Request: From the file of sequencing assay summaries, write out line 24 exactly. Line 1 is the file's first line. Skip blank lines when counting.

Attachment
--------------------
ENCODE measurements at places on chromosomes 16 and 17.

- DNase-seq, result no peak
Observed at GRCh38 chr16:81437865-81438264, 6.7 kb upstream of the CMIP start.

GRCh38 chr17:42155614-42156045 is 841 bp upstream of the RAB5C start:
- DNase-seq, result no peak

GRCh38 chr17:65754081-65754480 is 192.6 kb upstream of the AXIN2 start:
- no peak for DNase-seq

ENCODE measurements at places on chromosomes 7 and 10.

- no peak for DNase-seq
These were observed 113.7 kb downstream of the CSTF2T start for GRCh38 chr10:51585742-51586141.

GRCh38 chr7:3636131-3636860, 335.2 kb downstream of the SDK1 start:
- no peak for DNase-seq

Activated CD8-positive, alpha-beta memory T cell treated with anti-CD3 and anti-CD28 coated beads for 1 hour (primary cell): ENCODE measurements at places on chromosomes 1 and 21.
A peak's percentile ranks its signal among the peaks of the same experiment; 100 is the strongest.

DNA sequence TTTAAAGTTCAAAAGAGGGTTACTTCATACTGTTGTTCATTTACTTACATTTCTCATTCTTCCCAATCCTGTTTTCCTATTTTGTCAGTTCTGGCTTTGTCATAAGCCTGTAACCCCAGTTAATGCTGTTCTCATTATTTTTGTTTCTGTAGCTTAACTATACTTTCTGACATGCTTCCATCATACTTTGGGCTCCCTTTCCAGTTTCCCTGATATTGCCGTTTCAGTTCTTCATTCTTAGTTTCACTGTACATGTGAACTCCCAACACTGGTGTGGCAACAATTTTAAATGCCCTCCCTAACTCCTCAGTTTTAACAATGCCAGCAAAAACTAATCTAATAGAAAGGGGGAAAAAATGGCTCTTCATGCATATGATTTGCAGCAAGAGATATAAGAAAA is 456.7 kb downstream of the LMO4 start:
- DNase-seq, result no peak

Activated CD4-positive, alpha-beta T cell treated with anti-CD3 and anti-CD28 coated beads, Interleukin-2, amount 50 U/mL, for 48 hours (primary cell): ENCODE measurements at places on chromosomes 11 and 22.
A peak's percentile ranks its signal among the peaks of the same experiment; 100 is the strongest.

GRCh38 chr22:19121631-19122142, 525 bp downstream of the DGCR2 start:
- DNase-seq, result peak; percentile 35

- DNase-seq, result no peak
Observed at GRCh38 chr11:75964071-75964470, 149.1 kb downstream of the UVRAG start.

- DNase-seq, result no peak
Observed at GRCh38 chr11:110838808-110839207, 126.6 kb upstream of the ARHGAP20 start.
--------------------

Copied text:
Observed at GRCh38 chr11:110838808-110839207, 126.6 kb upstream of the ARHGAP20 start.